incredible-marketing Arrow


Interventional Radiology & Kyphoplasty

Most bones require a significant trauma to break. Falls, sports injuries, car accidents and other sources of excessive force are the most common causes of full or partial fractures. In some cases, however, a bone can break without evidence of such a force. A pathologic fracture occurs when a bone breaks because it is weakened by an underlying medical condition. Routine activities and forces as slight as the weight of the body can fracture a diseased bone, causing pain and loss of function. Fortunately, pathologic fractures can be corrected using advanced treatment methods performed by qualified interventional radiologists.

At IVC, we are proud to offer life-changing solutions allow our patients to live full lives free of pain, anxiety and restrictions. Call us today at 503-612-0498 to schedule an appointment and explore your treatment options.

Who Is at Risk for a Pathologic Fracture?

There are dozens of medical conditions that can lead to a pathologic fracture. Causes of fragile bone include osteomyelitis, osteoporosis, cancer and certain inherited bone disorders. Everyday occurrences, such as exiting a car, brushing your teeth or sneezing, can fracture a bone that has been weakened by an illness. In rare cases, a pathologic fracture that happens suddenly and without explanation can be an indication of an undiagnosed medical condition. If you believe you have a fracture without an injury that would normally cause it, it should be examined by a knowledgeable medical professional as soon as possible.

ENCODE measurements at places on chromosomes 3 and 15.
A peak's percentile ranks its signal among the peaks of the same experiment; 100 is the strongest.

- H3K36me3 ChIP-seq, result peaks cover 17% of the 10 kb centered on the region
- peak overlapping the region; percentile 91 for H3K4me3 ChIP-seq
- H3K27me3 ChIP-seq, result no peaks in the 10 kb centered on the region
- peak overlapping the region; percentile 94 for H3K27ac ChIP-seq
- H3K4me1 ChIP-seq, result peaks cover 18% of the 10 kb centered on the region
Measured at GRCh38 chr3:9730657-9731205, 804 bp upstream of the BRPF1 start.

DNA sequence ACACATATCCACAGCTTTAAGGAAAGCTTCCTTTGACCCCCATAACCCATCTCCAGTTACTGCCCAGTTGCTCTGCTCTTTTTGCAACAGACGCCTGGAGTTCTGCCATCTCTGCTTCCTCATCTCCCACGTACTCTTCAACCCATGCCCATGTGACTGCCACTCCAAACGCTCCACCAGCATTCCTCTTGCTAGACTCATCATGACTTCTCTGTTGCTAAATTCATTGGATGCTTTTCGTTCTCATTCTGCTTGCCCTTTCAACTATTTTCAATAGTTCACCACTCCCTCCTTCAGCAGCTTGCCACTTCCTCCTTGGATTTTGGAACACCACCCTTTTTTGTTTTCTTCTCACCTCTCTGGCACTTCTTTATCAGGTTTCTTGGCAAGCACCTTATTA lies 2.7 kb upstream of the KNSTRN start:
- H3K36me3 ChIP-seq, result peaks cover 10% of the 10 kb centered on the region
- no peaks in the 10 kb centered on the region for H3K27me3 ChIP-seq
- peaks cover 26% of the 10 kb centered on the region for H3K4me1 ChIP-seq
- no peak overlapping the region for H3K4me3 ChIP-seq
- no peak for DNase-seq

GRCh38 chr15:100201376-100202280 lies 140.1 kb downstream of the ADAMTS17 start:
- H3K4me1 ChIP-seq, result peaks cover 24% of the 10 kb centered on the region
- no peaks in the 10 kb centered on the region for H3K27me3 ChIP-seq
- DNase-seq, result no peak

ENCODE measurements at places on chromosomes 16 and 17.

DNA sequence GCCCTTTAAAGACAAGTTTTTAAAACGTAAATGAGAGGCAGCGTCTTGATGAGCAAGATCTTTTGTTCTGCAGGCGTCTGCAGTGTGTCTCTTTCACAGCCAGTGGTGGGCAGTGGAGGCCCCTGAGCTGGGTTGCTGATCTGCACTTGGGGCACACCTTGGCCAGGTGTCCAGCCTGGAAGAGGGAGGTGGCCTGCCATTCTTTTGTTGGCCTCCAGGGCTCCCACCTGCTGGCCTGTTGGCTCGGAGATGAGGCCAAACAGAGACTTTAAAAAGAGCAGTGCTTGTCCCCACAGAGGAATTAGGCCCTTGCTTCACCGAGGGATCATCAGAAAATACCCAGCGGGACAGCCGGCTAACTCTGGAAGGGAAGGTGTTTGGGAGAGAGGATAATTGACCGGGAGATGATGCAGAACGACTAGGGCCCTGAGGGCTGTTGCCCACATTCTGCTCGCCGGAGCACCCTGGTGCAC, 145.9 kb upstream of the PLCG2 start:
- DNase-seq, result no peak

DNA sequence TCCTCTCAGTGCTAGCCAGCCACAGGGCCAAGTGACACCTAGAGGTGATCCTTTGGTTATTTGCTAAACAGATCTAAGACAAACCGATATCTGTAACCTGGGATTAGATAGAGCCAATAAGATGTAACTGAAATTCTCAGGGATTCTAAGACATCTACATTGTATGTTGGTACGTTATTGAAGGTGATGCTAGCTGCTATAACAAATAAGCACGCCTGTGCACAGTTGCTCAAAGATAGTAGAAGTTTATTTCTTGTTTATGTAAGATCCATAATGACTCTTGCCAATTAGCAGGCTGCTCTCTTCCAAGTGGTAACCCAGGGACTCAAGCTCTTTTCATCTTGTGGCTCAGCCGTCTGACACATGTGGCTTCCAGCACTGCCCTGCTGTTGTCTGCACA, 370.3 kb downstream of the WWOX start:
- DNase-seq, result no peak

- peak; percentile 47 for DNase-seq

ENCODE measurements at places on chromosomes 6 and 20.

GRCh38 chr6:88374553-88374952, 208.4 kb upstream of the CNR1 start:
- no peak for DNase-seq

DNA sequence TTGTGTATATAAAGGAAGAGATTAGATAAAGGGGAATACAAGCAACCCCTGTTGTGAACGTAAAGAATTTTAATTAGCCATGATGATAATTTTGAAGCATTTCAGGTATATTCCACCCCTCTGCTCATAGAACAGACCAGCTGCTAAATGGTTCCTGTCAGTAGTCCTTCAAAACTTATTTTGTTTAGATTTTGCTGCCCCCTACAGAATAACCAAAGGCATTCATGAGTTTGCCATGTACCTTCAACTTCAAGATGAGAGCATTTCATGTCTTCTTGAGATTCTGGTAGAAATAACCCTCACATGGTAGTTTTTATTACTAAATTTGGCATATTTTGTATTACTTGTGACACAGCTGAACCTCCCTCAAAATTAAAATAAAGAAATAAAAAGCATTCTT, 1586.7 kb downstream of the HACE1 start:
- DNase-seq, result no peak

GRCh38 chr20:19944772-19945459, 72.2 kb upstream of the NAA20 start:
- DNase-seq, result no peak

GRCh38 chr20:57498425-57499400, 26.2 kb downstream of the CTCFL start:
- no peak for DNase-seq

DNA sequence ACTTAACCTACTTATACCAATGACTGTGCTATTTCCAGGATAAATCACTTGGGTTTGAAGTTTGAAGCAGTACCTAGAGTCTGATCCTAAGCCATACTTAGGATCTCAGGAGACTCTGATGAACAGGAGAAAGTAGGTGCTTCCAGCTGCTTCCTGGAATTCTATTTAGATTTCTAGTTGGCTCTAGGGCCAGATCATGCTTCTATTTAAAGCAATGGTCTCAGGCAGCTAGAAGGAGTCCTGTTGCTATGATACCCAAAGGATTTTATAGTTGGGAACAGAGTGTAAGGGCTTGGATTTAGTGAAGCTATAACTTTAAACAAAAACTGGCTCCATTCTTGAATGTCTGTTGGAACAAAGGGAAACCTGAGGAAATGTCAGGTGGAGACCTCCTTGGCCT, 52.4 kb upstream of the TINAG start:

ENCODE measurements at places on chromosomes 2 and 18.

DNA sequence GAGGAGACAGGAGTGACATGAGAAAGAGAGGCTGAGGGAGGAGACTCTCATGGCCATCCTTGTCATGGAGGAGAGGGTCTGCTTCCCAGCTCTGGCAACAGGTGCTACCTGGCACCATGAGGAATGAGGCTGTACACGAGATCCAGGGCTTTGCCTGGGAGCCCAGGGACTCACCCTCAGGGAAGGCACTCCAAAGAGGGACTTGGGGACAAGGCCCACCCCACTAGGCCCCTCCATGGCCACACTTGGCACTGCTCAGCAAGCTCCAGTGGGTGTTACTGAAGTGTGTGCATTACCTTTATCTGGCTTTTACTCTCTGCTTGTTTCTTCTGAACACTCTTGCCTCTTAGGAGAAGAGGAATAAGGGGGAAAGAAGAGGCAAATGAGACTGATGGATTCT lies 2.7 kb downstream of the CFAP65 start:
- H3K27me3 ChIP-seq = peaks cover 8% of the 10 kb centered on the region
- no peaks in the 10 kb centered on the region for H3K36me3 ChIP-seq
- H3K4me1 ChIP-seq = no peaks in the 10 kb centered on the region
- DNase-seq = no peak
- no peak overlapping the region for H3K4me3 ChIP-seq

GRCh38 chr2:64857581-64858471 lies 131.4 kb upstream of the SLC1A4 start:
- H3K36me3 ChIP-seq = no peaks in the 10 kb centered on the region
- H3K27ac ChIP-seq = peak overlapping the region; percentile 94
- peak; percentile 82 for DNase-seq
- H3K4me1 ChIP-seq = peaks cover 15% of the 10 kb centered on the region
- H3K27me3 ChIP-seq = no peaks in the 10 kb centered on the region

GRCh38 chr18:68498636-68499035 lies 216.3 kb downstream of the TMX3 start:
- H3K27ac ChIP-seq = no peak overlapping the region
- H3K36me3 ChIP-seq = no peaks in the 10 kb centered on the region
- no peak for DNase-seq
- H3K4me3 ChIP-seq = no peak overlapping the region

Diagnosing a Pathologic Fracture

Accurate diagnosis of an injury is essential for successful treatment and a healthy recovery. The symptoms of any kind of fracture might include pain, bruising, tenderness, swelling, numbness, tingling or difficulty moving a limb. A pathologic fracture can be detected through a physical exam and a complete medical history conducted by an experienced medical practitioner. If a pathologic fracture is suspected, the doctor may order additional tests – such as an x-ray, MRI or CT scan – to confirm the diagnosis and identify the medical condition responsible for the fracture. Appropriate treatment for a pathologic fracture depends on the underlying condition and the location of the injury.

Treatments for a Pathologic Fracture